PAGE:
(a) Lenders should note that the PRC Government (whether national, provincial or local) is – subject to narrow exceptions – generally prohibited from providing guarantees.3 Guarantees provided by the PRC Government in violation of this prohibition are void.4


(b) All LOUs obtained as credit support should include clear and express provisions that operate as a guarantee of the primary obligor’s underlying obligations. Imprecise references to “providing assistance in dealing with defaulted debts” or ensuring that the creditor “does not suffer any economic loss” should be avoided.


(c) LOUs should specify:


i. the circumstances under which the guarantee obligation will be triggered;


ii. the consequences flowing from the guarantee obligation being triggered (including the ability of the lenders to demand payment under the LOU); and


iii. details for quantifying payments under the LOU. Where losses under the underlying transaction are difficult to quantify, lenders may consider including liquidated damages provisions in the LOU.


(d) For the purposes of both credit risk assessment and Basel III capital risk weight requirements, it is advisable to seek an independent, written and reasoned legal opinion as to whether a LOU issued by a PRC entity (whether State-owned, governmental or privately owned) is enforceable as a guarantee under its governing law, bearing in mind that “clean” opinions in respect of LOUs issued by the PRC Government may not be forthcoming.


(e) An enforceable LOU provided by a PRC entity in favour of a non-PRC lender that is guaranteeing a nonPRC borrower’s debt constitutes “outbound security” under the current PRC cross-border security regime that must be registered with the State Administration of Foreign Exchange within 15 business days after the LOU is issued.5


(f) When managing a default situation, all written correspondence sent by lenders to the defaulting party and LOU issuer must make clear that the lender regards the LOU as constituting enforceable guarantee obligations under which the LOU issuer is required to make payment.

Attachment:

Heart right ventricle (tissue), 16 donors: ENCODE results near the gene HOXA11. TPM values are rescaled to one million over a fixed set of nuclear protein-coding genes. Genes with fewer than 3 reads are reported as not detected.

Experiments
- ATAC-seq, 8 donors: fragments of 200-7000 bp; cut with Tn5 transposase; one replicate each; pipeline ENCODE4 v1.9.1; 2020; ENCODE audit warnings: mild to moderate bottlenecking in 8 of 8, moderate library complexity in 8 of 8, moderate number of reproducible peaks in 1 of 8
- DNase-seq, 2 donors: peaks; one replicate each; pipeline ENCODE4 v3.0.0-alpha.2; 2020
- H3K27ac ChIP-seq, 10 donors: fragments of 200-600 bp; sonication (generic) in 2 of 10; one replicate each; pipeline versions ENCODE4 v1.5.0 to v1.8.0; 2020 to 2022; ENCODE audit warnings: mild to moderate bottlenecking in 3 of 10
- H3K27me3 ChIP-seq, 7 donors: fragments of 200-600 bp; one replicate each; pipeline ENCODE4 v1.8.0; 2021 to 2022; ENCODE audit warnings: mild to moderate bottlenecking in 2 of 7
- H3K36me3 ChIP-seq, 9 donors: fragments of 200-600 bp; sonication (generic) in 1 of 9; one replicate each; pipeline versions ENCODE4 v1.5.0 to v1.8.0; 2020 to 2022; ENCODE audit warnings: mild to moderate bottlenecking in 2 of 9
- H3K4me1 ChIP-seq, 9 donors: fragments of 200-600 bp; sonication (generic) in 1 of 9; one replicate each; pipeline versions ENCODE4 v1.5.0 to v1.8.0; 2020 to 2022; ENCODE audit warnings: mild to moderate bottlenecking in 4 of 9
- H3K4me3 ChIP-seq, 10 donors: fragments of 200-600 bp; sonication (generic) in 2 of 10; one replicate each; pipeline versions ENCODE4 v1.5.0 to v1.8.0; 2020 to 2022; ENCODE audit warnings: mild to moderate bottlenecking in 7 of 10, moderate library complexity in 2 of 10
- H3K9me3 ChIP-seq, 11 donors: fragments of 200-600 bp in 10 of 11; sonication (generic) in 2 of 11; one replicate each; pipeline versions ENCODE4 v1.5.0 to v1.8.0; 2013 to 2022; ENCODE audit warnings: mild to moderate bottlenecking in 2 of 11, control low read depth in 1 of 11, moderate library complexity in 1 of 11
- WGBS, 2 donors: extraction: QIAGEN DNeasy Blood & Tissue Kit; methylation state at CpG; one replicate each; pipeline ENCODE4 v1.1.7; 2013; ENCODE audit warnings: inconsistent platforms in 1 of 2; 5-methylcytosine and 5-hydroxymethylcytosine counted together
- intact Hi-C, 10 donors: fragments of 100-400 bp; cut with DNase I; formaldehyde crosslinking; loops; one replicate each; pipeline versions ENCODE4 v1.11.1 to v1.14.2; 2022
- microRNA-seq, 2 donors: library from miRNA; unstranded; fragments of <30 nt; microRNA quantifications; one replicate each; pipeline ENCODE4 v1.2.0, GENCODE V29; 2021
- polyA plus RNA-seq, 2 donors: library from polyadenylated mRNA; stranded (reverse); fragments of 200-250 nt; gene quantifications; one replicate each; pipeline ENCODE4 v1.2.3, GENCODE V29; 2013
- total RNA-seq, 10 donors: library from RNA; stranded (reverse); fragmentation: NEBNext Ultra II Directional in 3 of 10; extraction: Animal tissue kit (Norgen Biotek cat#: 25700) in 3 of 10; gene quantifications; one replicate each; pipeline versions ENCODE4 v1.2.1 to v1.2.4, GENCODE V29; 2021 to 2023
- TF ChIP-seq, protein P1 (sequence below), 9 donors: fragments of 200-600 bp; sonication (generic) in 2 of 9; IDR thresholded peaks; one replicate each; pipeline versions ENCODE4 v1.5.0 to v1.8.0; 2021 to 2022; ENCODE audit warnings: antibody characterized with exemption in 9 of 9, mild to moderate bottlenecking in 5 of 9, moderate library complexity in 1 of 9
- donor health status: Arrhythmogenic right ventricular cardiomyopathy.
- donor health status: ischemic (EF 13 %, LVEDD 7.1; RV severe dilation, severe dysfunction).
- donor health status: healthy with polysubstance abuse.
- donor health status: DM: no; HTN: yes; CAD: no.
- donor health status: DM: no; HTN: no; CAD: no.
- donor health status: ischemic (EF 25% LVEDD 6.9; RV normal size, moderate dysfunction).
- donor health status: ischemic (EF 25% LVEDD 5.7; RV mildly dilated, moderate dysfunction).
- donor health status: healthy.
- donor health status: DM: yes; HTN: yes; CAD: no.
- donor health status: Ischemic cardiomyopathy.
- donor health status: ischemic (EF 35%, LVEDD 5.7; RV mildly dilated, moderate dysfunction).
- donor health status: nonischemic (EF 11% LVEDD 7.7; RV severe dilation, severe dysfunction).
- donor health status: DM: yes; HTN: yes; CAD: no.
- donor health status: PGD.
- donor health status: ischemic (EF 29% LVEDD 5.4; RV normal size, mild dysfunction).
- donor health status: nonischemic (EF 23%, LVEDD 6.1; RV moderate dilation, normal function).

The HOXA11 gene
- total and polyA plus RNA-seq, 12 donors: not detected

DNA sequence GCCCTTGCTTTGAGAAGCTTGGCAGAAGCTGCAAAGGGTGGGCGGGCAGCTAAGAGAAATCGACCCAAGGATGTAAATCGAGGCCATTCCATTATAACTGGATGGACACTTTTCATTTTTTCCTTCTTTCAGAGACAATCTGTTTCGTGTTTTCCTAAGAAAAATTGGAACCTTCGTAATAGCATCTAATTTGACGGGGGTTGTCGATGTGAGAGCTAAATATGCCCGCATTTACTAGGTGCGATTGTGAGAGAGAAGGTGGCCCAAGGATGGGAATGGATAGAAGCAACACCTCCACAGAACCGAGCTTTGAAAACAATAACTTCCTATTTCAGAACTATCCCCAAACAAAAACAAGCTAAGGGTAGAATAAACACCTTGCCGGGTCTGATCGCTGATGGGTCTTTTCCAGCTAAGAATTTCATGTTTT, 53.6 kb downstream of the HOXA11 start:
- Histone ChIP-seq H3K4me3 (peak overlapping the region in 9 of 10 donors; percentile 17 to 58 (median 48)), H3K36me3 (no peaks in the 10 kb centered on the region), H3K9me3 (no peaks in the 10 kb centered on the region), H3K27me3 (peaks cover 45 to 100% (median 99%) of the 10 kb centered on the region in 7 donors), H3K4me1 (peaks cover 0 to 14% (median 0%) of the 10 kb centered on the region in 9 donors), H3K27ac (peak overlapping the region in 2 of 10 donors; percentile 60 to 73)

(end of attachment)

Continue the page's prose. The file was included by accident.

(g) Care will need to be taken in making demands under the LOU to ensure that the demand complies strictly, both in form and in substance, with the terms of the LOU under which it is being made. The terms of the LOU relating to demands should therefore be made as clear and straightforward as possible.


End Notes:


1 Full text of the ruling is available at http://www.court.gov.cn/zgcpwsw/zgrmfy/ms/201502/t20150204_65 46636.htm.


2 While no announcement has been made publically by the HKMA, we understand that authorised institutions have been contacted following the latest SPC ruling and the HKMA: (i) has made clear that credit and risk management functions (including, where appropriate, boards of directors) must be aware of the ruling and its implications; (ii) has directed authorised institutions to review the extent to which letters of undertaking have been a factor in credit decisions to date; and (iii) where they have been a factor, is requiring authorised institutions to take immediate action to mitigate the implications for existing credit facilities. The HKMA also intends, we understand, to review authorised institutions’ responses to the ruling as part of its programme of supervision.


3 Article 8 of PRC Security Law issued by the National People’s Congress Standing Committee on 30 June 1995 and became effective on 1 October 1995.


4 Article 3 of Supreme People’s Court Interpretations on Application of PRC Security Law issued by the Supreme People’s Court on 8 December 2000 and became effective on 13 December 2000.


5 The Foreign Exchange Administrative Provisions on Cross-border Security (跨境担保外汇管理规定) issued by SAFE on 19 May 2014 and became effective on 1 June 2014.


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For further information, please contact:


Patrick Phua, Partner, Ashurst

[email protected]


Ben Hammond, Partner, Ashurst

[email protected]


Doo-Soon Choi, Partner, Ashurst

[email protected]


Angus Ross, Partner, Ashurst

[email protected]